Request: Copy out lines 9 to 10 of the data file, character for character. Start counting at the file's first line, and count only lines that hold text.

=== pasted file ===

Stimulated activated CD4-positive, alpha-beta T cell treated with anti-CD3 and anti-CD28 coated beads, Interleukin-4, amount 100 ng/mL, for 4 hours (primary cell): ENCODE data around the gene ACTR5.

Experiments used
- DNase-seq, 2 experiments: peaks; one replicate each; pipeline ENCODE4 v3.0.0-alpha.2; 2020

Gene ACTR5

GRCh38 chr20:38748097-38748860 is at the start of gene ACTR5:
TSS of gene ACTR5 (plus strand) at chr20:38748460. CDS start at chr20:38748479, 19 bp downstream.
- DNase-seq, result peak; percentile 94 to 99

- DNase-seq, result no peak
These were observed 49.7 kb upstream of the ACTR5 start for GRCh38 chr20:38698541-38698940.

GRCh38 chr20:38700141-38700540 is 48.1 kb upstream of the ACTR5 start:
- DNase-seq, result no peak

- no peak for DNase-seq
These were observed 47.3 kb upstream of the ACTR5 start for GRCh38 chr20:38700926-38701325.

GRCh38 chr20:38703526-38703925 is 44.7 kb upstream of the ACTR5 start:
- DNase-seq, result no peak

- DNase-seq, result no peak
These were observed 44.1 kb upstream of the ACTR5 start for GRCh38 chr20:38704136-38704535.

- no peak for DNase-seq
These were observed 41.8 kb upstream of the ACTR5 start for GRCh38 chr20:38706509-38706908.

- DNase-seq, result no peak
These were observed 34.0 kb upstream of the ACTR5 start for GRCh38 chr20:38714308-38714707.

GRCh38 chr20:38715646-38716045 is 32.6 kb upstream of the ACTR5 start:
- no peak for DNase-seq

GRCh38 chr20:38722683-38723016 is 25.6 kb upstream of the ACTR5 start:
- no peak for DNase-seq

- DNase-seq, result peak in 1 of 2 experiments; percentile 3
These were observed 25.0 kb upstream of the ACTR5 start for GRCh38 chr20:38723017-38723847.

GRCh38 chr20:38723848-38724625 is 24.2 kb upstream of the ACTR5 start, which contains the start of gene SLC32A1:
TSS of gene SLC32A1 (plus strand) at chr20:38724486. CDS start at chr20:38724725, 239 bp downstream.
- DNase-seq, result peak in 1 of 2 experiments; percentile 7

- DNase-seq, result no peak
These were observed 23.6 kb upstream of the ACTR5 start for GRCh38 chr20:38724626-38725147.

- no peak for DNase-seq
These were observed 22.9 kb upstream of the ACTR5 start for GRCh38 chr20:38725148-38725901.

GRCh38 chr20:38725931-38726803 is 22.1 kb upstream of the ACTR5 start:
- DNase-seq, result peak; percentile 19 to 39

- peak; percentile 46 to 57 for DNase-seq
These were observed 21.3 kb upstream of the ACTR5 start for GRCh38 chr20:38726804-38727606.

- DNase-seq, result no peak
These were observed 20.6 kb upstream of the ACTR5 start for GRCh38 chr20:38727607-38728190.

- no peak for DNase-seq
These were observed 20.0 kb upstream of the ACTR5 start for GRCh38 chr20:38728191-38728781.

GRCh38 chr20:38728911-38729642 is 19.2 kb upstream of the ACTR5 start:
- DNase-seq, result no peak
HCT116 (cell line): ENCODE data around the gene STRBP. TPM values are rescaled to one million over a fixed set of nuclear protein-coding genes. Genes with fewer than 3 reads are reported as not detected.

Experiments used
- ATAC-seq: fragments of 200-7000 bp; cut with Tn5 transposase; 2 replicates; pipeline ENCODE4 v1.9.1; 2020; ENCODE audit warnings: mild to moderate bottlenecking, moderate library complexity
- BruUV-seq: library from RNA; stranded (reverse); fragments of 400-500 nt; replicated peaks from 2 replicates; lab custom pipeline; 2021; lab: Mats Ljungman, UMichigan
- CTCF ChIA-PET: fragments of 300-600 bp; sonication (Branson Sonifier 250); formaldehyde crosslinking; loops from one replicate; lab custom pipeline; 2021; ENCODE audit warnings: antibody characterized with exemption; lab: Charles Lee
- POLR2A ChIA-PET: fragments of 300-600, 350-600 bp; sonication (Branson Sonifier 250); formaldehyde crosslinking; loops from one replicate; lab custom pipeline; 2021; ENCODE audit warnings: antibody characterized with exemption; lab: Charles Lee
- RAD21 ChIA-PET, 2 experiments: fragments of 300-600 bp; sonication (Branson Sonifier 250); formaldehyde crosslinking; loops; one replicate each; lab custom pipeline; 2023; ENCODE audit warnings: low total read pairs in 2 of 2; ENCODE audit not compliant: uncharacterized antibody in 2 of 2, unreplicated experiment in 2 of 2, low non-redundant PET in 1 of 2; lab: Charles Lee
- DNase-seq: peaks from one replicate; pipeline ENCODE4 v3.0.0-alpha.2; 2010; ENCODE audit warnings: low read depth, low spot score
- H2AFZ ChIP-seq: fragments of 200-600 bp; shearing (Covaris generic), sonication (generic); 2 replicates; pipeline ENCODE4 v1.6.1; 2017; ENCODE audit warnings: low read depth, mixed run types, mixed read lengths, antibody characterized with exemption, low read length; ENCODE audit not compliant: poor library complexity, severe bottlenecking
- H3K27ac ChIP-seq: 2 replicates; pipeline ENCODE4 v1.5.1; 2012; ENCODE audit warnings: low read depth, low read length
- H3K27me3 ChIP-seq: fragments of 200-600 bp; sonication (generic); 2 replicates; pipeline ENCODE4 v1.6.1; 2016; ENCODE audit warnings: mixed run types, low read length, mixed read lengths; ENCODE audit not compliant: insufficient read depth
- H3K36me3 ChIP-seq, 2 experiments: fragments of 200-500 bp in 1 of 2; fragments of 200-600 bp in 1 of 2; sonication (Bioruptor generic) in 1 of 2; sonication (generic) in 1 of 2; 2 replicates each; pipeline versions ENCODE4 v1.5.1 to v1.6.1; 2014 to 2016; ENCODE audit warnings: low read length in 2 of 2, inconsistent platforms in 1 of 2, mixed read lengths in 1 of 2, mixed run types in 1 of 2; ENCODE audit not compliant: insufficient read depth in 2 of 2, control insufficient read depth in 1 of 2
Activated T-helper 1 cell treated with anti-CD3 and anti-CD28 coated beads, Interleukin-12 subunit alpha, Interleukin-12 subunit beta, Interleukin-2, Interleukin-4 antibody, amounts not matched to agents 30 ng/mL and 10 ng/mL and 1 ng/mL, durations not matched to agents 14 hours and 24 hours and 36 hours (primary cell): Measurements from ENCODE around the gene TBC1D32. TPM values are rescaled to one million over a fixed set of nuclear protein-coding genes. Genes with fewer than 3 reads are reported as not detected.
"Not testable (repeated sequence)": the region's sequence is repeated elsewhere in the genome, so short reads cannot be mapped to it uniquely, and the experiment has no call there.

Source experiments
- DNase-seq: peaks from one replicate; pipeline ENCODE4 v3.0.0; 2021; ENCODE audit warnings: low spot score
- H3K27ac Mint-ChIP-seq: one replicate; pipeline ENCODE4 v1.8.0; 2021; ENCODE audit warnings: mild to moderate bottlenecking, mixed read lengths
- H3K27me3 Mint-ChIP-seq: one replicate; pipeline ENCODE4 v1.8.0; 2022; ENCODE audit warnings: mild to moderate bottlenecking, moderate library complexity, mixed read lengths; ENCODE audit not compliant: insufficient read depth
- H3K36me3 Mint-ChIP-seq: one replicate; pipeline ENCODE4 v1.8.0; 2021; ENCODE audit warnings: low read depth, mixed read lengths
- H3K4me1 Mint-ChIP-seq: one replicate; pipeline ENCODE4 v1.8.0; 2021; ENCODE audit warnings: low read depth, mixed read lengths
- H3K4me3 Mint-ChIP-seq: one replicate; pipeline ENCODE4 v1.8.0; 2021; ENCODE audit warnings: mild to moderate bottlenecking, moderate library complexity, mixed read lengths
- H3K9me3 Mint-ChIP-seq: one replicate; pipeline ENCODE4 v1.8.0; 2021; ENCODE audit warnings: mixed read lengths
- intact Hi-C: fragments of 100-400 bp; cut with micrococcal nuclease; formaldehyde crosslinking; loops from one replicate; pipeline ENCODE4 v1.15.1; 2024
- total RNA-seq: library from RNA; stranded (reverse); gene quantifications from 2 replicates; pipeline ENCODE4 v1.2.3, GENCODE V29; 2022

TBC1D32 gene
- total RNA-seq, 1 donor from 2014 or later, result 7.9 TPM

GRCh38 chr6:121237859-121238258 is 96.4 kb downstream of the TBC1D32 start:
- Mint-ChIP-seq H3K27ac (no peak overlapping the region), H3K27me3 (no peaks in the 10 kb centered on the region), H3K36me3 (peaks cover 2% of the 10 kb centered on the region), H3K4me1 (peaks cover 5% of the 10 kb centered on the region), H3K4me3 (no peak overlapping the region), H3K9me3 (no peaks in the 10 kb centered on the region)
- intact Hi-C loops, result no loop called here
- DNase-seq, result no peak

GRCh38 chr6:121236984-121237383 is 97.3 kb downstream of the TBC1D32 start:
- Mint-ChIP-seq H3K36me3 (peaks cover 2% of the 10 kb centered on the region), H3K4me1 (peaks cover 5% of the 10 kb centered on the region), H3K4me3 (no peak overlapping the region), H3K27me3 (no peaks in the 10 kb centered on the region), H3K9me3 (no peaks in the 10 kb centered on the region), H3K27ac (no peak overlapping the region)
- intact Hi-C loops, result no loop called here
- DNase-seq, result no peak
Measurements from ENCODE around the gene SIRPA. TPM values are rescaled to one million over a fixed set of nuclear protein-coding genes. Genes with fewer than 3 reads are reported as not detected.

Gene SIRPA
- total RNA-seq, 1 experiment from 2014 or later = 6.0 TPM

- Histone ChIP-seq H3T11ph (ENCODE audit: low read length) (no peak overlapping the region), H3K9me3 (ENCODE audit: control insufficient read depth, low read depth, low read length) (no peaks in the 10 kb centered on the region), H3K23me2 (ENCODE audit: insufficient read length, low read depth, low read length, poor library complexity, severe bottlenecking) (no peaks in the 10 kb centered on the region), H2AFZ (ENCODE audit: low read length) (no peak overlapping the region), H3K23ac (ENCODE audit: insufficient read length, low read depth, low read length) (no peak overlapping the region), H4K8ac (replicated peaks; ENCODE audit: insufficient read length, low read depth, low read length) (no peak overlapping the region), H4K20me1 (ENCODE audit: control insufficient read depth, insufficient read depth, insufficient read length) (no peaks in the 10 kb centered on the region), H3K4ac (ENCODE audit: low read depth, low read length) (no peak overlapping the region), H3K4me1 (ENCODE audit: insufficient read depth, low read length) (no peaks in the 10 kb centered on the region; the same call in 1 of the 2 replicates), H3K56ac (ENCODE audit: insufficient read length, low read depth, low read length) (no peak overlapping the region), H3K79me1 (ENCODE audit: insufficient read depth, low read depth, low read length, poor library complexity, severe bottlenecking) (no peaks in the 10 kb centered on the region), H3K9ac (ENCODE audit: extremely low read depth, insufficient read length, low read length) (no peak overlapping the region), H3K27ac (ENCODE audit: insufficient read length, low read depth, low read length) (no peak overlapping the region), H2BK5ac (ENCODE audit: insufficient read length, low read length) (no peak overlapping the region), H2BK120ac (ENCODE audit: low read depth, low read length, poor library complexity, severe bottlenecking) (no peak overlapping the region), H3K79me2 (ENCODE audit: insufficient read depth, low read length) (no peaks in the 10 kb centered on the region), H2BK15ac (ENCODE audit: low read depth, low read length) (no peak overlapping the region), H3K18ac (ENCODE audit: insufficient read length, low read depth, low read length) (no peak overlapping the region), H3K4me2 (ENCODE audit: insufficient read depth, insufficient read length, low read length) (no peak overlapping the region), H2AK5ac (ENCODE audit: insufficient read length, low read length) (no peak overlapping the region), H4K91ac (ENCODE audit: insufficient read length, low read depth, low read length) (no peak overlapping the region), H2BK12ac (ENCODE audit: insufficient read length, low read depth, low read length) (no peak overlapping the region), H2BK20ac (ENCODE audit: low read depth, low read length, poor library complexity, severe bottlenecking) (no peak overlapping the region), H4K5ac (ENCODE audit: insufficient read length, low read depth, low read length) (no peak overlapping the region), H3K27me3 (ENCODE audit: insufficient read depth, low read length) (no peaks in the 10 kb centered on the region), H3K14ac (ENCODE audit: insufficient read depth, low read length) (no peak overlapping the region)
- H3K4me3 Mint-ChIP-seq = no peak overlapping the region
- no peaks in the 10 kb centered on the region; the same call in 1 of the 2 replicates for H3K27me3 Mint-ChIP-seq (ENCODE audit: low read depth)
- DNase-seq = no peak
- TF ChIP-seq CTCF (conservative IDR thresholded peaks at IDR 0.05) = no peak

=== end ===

These were observed 49.7 kb upstream of the ACTR5 start for GRCh38 chr20:38698541-38698940.

GRCh38 chr20:38700141-38700540 is 48.1 kb upstream of the ACTR5 start: